This dark tale of caution is an epic song. It’s like a sweeping musical trip of brilliance with no chorus. The most outstanding aspect of the song is that it was recorded in one take. They truly captured a drug trip gone wrong in a bottle. ‘Coma’ is considered by many fans to be their masterpiece. Rose, in an interview with Kurt Loader from MTV, described the song as “Slash’s baby.” Rose drew inspiration from a time when he downed a bottle of pills in an argument and ended up in the hospital. The voice–over in the track are the actual doctors that treated Rose during this overdose.  





Use Your Illusion II 


‘Civil War’ is the opener for Use Your Illusion II and is the last track with original drummer, Steven Adler, playing with the band. The song is written by Rose, Slash, and McKagan. Slash stated that the song was an instrument he had written right before the band left for the Japanese leg of its Appetite for Destruction world tour. Rose wrote lyrics and it was worked into a proper song at a sound check in Melbourne, Australia, in 1988.

The song opens with a soundbite from the movie Cool Hand Luke, then Rose whistles the traditional civil war tune, ‘When Johnny Comes Marching Home’. The song was intended to be an anti–war song. McKagan explained where the song came from in a 1993 interview on Rockline. “Basically it was a riff that we would do at sound checks. Axl came up with a couple of lines at the beginning. I went 0n a peace march when I was a little kid with my mom for Martin Luther King. I was like four years old.  It’s just true–life experiences, really.”

The song first appeared in 1990 on the compilation Nobody’s Child: Romanian Angel Appeal. It was then released worldwide in 1993, reaching number one in Poland, number two in Spain, and also charting in Australia, Belgium, the Netherlands, Norway, and New Zealand. The song was first performed at Farm Aid in 1990, the only time it was played live with Adler on drums. 



‘14 Years’ is another Stradlin and Rose collaborative writing effort. The song is about a guy who has had a long, tough relationship with a girl, and expresses how he feels in the song. Stradlin wrote it at a very young age, before he ever could have had that kind of relationship. Therefore, it’s not autobiographical. An earlier demo had different lyrics, with the first verse and the chorus slightly modified, while the second and third verses were given a complete makeover. Parts of the demo’s second verse would be used in the third verse of the final version, while the third verse is a slightly modified version of the demo’s first verse.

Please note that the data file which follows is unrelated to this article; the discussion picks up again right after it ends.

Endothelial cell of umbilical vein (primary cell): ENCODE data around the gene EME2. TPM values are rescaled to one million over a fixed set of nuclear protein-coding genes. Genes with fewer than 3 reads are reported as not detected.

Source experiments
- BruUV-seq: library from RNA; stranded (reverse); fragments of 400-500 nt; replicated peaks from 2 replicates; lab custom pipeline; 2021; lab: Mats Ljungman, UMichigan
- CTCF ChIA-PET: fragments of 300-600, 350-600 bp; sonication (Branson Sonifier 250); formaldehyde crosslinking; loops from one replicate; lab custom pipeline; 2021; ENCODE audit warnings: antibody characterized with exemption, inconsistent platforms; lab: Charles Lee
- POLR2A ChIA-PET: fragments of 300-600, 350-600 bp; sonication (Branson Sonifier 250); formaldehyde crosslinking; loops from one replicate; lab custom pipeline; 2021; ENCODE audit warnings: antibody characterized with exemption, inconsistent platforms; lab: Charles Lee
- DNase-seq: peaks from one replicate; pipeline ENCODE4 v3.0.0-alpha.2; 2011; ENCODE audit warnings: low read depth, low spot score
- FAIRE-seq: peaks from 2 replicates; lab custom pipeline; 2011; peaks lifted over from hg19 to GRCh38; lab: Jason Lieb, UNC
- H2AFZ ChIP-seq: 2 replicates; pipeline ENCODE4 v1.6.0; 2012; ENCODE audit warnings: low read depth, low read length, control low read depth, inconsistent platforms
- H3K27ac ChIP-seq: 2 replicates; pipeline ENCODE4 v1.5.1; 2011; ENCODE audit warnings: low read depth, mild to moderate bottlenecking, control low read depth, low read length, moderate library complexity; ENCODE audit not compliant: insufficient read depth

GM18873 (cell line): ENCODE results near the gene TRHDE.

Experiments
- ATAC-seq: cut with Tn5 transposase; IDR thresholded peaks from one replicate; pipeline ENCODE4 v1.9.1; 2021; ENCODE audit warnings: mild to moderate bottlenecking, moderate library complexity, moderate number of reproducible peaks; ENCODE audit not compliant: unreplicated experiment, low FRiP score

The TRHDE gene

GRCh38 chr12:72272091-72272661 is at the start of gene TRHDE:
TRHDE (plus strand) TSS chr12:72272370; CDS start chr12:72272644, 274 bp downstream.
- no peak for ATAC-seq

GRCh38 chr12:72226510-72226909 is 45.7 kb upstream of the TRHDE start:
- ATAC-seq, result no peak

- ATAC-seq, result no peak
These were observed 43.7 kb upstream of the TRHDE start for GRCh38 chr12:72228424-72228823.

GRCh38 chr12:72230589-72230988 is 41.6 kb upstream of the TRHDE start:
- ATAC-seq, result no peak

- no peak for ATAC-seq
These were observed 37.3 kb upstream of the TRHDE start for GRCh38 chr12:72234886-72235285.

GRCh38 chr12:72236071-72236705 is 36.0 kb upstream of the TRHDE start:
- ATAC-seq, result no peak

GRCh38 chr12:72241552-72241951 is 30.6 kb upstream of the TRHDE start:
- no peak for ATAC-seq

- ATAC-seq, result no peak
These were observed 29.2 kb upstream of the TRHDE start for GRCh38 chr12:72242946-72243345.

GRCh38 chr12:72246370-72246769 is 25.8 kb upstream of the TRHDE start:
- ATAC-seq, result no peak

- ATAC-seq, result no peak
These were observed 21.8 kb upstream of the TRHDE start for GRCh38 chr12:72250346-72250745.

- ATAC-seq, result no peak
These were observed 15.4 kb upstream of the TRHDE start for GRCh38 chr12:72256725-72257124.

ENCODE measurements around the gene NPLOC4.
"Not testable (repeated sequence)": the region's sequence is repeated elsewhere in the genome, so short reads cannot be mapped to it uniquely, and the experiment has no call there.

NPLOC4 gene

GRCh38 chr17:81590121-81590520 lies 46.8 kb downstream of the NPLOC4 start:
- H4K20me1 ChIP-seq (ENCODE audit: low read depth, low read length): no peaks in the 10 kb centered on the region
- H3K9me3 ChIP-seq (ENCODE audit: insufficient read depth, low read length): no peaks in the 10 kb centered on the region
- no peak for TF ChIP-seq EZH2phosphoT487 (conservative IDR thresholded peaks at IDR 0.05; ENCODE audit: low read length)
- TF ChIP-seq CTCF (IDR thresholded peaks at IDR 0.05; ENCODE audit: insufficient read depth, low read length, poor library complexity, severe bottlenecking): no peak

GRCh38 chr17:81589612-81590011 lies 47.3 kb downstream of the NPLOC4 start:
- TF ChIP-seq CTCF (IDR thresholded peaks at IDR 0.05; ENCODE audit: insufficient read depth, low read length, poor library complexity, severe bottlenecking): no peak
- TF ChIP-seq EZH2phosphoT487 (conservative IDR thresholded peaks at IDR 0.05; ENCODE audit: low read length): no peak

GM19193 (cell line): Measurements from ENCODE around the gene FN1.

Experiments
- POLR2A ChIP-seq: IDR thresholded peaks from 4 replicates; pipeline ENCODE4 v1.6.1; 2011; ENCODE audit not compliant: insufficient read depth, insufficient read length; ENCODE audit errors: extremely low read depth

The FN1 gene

Stradlin takes lead vocals, with Rose on backing vocals. Therefore, ‘14 Years’ was only performed live when Stradlin was still in the band. It has been speculated that the song is about Rose and Stradlin’s friendship, with people pointing out that they had known each other for 14 years by the time the song was supposedly written. This has never been confirmed by the band.  



‘Yesterdays’ is written by Rose with West Arkeen, Del James, and Billy McCloud. This pop–country ballad is one of the standout songs on Use Your Illusion II. The song was released as a single on 9 November 1992 and reached number eight on the UK singles’ chart and peaked at number 72 on the US Billboard Hot 100.

The video for the single is filmed in black and white. The first version features the band playing in an empty warehouse while the second version mixes clips of the band playing in the warehouse with photographs of band members during the Use Your Illusion tour, featuring Stradlin and Adler, who both were no longer with the band. The song adds yet another dimension to the album in an exceptional way.  



 The next track is a cover of Bob Dylan’s ‘Knockin’ on Heaven’s Door’ which actually came out in 1990, in the movie Days of Thunder. The song had also been a staple in GN’R’s live set since 1987. A live version of the song was released on the 12inch single of ‘Welcome to the Jungle’ the same year.

One of the best live versions can be found on YouTube in the footage of their 1988 concert, Live at the Ritz, in New York. What makes this cover version stand out is that Guns N’ Roses make the song their own while paying homage to Dylan’s original recording. The song was not a standout song during Dylan’s career and shows the depth of the band’s influences. Rose is quoted as saying he wanted to “introduce this song to the next generation,” and he most certainly did that. 



 ‘Get in the Ring’ is a McKagan song with contributions by Slash and Rose. The song is directed at music critics who have offended the band, and more specifically, Rose, at some point. The version of ‘Get In The Ring’ on the album sounds live but it’s not. The band recorded it in the studio and added crowd noises to it. The chants of “Guns. And. Roses” and “Get in the ring” were recorded with the audience at a Saratoga Springs concert on 10 June 1991.

The song was originally titled, “Why Do You Look at Me When You Hate Me?”, which is its first line. It was then to be titled, “Get in the Ring Motherf**ker”, but that was changed, and the motherf**ker was dropped. The song is notorious for its level of profanity. The song suggests that Bob Guccione Jr.’s father (founder of Penthouse magazine) “gets more p*ssy” than Guccione and challenges him to fight. The younger Guccione responded in a letter to Rose, saying he accepted the challenge to a fight and could use the promotion to help sell magazines. Rose later backed down from the fight, reportedly after learning that Guccione Jr. had nine years of fight training.